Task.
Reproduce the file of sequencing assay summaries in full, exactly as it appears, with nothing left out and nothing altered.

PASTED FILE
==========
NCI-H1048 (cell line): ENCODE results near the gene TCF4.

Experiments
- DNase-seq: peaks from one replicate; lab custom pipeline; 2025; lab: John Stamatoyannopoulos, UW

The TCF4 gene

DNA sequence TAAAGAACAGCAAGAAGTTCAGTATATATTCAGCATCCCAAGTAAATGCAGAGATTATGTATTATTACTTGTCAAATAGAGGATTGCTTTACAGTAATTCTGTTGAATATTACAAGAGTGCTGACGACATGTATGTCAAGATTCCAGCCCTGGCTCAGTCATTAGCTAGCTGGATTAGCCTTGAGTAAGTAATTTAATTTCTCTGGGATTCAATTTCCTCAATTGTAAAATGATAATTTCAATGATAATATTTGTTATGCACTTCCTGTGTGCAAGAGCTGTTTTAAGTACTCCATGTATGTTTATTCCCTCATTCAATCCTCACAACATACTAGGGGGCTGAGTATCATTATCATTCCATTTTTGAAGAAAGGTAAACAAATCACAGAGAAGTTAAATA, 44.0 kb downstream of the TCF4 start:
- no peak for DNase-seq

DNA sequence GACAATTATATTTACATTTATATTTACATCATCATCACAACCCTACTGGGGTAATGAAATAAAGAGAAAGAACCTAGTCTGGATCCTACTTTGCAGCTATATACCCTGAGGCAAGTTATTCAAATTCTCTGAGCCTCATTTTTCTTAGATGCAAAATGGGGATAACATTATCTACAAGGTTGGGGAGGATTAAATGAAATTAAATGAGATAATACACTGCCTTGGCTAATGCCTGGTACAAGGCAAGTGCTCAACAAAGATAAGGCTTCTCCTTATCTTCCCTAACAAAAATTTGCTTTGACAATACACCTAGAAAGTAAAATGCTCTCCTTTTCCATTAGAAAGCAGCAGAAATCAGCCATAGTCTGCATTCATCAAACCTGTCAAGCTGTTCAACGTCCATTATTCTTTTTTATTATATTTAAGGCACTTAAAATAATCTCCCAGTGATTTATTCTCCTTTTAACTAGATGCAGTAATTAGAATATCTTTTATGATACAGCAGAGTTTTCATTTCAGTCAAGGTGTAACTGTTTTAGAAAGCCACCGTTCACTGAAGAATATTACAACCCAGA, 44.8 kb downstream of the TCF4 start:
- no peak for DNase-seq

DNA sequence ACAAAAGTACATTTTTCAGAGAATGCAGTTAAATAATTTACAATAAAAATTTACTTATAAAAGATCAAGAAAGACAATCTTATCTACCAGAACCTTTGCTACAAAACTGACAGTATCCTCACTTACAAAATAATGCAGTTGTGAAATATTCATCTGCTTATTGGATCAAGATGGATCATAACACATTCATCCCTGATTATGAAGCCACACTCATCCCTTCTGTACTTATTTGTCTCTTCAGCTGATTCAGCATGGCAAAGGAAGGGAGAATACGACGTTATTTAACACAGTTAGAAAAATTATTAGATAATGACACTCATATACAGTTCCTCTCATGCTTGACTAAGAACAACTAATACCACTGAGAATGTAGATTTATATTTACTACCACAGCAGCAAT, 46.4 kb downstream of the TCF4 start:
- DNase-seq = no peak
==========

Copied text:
NCI-H1048 (cell line): ENCODE results near the gene TCF4.

Experiments
- DNase-seq: peaks from one replicate; lab custom pipeline; 2025; lab: John Stamatoyannopoulos, UW

The TCF4 gene

DNA sequence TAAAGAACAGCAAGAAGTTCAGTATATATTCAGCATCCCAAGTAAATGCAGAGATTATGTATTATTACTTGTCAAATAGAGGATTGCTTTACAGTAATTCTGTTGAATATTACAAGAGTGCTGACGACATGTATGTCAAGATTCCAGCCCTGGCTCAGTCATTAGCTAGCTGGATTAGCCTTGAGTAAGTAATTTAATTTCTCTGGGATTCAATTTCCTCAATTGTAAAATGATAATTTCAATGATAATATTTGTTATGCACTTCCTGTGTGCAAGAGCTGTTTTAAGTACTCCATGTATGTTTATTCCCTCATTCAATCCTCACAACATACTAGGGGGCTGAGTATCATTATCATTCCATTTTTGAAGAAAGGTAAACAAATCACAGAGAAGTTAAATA, 44.0 kb downstream of the TCF4 start:
- no peak for DNase-seq

DNA sequence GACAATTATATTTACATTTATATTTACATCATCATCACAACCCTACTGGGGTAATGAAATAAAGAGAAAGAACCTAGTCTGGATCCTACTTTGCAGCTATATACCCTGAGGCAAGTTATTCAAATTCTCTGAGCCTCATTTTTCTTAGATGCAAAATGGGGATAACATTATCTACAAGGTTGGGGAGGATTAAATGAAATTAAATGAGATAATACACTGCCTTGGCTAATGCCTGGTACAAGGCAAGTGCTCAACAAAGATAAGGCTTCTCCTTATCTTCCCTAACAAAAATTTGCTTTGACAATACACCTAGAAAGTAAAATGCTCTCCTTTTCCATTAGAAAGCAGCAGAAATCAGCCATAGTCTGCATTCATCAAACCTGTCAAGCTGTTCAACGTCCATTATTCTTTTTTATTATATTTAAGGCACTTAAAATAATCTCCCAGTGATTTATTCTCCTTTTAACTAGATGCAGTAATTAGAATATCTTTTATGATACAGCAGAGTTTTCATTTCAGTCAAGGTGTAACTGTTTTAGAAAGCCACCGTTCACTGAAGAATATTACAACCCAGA, 44.8 kb downstream of the TCF4 start:
- no peak for DNase-seq

DNA sequence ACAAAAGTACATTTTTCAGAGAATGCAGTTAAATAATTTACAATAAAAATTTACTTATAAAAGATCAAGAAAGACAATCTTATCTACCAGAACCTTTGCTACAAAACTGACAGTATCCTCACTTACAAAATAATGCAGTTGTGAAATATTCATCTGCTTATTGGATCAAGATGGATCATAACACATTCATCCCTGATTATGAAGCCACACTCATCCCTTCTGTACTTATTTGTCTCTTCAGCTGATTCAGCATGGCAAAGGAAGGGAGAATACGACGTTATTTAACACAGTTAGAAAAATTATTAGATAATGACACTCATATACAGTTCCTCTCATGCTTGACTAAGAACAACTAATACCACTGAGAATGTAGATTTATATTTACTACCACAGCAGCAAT, 46.4 kb downstream of the TCF4 start:
- DNase-seq = no peak